40

First, the House and Senate operate however it is their rules say they operate. They can change how committees are apportioned by simply changing the rules. As-is, the few third party or independent members are such a tiny minority that it is more advantageous for everyone if they simply caucus with the party they find most agreeable. The caucus is what's ...


15

I will reference the United Kingdom in my answer, which uses the principle of parliamentary sovereignty. In the United Kingdom, the role of the judiciary is not to determine whether a law is valid. Their role is to resolve disputes between parties, and to attempt to interpret what Parliament's intent was when passing a particular law. If Parliament feels ...


13

Would it be allowable for current justices to be removed if, say, 6 of the 9 were deemed "Republican"? (Wikipedia says a previous law that would have shrunk the court only did so on the next vacancy) No. Constitutionally, judges serve for life terms. They can only be removed by impeachment, resignation, or death. Of course, if Congress is already ...


11

I think, if judges are also elected, then there is a better guarantee for democracy. Is that true? No, it is not true. Elected judges is a bad idea, whether it's the local district judge or the US Supreme Court Chief Justice. Several states, Texas being one of them, have elected judges at all levels. This is widely viewed as an unfixable mistake. It is ...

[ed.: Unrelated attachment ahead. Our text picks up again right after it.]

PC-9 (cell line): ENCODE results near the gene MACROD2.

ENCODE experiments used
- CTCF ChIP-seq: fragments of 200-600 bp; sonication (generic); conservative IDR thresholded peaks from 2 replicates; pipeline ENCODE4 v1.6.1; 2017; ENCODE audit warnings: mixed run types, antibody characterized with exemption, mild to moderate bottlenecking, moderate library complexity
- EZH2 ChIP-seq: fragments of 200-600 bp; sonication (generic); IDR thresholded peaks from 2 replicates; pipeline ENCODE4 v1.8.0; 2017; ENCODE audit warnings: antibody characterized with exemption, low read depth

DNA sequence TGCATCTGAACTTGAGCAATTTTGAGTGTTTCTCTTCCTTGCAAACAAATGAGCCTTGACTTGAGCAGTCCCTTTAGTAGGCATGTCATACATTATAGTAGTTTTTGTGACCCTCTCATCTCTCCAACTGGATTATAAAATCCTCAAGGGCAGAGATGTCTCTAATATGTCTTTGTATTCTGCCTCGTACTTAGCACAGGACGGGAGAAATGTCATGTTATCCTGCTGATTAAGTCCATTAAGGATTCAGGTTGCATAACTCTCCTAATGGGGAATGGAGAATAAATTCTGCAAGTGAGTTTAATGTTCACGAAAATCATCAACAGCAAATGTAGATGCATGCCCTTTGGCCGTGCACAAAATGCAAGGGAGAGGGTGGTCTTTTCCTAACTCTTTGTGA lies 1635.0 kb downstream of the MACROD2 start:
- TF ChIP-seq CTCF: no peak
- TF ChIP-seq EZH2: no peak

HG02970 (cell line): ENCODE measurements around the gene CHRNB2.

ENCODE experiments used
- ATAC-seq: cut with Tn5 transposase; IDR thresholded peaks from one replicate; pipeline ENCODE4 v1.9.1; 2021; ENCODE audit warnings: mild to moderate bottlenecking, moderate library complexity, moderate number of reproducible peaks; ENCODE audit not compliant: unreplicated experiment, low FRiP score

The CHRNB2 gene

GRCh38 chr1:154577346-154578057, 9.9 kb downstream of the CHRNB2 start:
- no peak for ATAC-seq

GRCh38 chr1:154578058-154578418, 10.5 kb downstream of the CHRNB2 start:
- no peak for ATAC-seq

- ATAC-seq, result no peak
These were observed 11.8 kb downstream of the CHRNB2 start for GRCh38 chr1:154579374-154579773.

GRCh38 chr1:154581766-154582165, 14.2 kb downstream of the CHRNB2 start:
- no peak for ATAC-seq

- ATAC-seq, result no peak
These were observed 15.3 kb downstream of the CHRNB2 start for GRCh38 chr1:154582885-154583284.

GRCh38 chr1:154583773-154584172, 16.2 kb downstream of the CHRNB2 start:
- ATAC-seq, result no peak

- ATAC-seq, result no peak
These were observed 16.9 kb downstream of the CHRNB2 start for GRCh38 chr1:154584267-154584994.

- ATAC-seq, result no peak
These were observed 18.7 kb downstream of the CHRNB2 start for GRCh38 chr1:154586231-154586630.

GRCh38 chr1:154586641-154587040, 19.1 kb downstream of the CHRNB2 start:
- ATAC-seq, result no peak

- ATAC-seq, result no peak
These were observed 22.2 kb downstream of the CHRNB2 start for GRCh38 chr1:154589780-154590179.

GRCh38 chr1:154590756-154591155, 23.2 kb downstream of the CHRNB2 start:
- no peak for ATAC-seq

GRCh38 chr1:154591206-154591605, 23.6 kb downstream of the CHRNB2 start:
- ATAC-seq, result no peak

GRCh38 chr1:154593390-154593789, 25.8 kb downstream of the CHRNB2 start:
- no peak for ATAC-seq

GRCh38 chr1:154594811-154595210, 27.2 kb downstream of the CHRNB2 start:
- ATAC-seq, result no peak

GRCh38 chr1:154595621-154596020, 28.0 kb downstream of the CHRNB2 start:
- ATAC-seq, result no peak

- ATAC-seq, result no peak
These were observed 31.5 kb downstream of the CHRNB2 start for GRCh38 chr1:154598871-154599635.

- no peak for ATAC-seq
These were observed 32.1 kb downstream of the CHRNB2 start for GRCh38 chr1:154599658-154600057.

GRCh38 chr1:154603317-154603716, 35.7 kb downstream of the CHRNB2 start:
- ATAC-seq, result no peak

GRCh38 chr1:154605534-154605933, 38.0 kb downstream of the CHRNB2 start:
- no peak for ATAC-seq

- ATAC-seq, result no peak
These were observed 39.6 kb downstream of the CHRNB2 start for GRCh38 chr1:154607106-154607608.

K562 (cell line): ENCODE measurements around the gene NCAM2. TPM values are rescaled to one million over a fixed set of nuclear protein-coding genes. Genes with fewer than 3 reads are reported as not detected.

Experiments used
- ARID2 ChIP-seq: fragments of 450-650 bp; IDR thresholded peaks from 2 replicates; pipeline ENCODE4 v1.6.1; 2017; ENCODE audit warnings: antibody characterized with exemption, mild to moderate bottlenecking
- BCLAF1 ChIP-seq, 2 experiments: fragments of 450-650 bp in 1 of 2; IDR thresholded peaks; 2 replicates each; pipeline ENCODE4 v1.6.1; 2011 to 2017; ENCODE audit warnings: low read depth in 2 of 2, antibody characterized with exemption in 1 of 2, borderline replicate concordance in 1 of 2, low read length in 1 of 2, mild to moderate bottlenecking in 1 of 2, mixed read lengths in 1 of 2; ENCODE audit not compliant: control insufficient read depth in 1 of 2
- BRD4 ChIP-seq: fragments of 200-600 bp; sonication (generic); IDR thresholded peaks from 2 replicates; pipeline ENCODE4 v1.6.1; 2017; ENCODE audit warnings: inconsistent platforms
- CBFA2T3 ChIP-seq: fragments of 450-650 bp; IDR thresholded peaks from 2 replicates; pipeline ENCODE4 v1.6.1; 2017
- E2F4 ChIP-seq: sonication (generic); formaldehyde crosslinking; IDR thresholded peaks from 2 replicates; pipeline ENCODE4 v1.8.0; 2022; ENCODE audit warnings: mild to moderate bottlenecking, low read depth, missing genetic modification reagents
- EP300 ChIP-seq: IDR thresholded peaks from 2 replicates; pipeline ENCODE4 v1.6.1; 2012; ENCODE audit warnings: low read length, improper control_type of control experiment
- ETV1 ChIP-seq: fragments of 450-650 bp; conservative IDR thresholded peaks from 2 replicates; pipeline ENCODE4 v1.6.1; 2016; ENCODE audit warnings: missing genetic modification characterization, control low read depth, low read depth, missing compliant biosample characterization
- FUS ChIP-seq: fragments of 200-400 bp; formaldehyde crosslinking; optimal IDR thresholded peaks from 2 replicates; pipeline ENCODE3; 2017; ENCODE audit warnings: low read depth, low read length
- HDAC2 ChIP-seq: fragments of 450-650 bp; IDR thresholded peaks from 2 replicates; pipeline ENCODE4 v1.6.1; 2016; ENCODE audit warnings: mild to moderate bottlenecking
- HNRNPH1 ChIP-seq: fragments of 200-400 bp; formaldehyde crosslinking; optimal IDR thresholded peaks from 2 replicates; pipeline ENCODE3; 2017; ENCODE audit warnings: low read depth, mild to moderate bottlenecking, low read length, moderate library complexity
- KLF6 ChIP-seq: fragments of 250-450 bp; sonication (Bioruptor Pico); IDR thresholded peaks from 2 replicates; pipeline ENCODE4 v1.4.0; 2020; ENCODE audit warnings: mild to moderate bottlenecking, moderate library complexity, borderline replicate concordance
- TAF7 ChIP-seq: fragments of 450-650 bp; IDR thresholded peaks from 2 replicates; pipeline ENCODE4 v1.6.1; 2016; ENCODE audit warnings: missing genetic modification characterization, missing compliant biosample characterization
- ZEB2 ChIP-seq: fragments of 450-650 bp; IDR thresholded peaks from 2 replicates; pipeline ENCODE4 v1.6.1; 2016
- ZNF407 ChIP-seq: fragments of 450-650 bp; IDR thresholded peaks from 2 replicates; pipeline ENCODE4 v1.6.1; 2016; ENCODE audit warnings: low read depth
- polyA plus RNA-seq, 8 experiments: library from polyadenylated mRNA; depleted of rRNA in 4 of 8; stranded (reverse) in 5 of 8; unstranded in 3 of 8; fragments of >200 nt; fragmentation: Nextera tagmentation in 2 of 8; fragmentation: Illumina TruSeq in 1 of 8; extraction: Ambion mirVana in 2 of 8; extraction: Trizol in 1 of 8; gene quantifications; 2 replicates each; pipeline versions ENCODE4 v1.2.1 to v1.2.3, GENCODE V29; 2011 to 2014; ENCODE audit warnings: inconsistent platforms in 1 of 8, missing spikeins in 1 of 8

9

Is there a constitutionally valid way to enshrine a system of equal Democrat and Republican representation in the Supreme Court (with a ""neutral"" third portion)? Yes. It is called amendment. The proposal is not possible under the current constitution because it calls for 1/3 of the court to be selected by the other 2/3 of the court, for which there is ...


9

Here is a fourth question with basically the same answer: The executive branch is fundamentally the most powerful one, because it has guns while the others don't. Why does the executive branch simply not use force to enforce its supremacy over the other branches? Constitutions and laws are ultimately just pieces of paper. They only have power because ...


6

Why do you think that would be a good idea? Being a judge is a highly technical skill and how would the general electorate know which judge candidate was best qualified to sit on a supreme court? The best-looking one? The one with the smoothest delivery on TV? This risks degenerating into a popularity contest, which is is precisely what elections are, ...


6

How does granting immunity to an already imprisoned person fit with judicial independence? Judicial independence is a concept that protects the judiciary from undue influence by the other branches. Parliamentary immunity is a concept that protects the legislative from undue influence by the other branches. Parliamentary immunity doesn't support judicial ...


4

So it seems nobody really knows that, or those who know don't speak: ReNew Canada, which covers public infrastructure in the country, says that while a conviction would hit the firm's bottom line, there's no clear indication those jobs would disappear from the Canadian marketplace. In a series of interviews this week, SNC-Lavalin's CEO warned that there ...


4